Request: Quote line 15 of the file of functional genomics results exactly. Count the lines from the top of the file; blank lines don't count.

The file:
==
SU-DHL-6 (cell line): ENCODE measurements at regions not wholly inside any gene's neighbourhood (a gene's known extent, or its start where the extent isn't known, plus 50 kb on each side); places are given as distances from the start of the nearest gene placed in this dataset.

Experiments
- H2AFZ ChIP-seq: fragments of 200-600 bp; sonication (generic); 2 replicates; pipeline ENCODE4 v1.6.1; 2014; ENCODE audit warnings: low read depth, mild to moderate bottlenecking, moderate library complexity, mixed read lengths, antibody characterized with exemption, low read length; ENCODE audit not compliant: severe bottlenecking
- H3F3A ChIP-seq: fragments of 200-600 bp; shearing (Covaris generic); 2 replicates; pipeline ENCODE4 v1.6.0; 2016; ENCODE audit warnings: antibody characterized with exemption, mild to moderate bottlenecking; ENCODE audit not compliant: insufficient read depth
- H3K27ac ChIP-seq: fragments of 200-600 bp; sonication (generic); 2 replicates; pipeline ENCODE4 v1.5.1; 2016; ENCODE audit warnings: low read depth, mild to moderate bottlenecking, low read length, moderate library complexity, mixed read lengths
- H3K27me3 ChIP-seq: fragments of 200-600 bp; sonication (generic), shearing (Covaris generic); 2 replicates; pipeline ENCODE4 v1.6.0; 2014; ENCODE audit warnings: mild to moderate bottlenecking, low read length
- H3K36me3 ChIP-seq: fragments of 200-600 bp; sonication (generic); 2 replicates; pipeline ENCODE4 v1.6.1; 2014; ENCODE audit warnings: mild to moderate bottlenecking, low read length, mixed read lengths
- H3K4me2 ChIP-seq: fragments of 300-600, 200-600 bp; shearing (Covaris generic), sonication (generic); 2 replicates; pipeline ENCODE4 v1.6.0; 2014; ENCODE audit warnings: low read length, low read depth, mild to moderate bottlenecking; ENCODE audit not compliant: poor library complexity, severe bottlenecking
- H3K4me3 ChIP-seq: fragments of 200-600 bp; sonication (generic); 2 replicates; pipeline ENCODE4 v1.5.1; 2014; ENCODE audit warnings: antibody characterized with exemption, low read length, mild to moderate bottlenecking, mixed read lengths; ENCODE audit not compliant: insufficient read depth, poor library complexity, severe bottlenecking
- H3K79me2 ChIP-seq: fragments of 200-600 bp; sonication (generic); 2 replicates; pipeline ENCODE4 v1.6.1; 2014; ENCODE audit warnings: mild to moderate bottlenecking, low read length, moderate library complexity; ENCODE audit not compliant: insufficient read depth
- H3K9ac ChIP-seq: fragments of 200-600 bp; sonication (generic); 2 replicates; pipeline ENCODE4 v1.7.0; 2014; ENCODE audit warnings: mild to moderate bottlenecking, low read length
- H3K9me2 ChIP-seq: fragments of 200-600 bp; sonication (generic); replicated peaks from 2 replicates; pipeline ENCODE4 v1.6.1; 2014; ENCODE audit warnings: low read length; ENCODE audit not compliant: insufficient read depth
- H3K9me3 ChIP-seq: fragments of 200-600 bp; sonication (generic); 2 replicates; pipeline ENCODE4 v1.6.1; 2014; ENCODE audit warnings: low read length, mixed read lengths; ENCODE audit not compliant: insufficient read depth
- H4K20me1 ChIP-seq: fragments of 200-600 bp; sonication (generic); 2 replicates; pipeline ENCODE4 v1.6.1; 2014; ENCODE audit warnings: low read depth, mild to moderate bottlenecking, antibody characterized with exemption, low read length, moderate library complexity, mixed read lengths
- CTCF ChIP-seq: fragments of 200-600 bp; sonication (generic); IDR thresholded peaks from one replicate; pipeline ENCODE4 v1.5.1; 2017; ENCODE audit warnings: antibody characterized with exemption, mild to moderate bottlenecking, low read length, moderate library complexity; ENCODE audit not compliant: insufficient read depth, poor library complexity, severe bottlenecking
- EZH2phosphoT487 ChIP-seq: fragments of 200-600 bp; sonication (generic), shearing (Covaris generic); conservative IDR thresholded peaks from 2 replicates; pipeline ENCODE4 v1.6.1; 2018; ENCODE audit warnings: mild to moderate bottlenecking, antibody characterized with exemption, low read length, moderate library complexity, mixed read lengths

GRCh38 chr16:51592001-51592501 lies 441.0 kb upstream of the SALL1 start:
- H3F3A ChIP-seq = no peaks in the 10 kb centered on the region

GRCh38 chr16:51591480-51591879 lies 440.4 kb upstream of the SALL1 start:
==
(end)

- CTCF ChIP-seq: fragments of 200-600 bp; sonication (generic); IDR thresholded peaks from one replicate; pipeline ENCODE4 v1.5.1; 2017; ENCODE audit warnings: antibody characterized with exemption, mild to moderate bottlenecking, low read length, moderate library complexity; ENCODE audit not compliant: insufficient read depth, poor library complexity, severe bottlenecking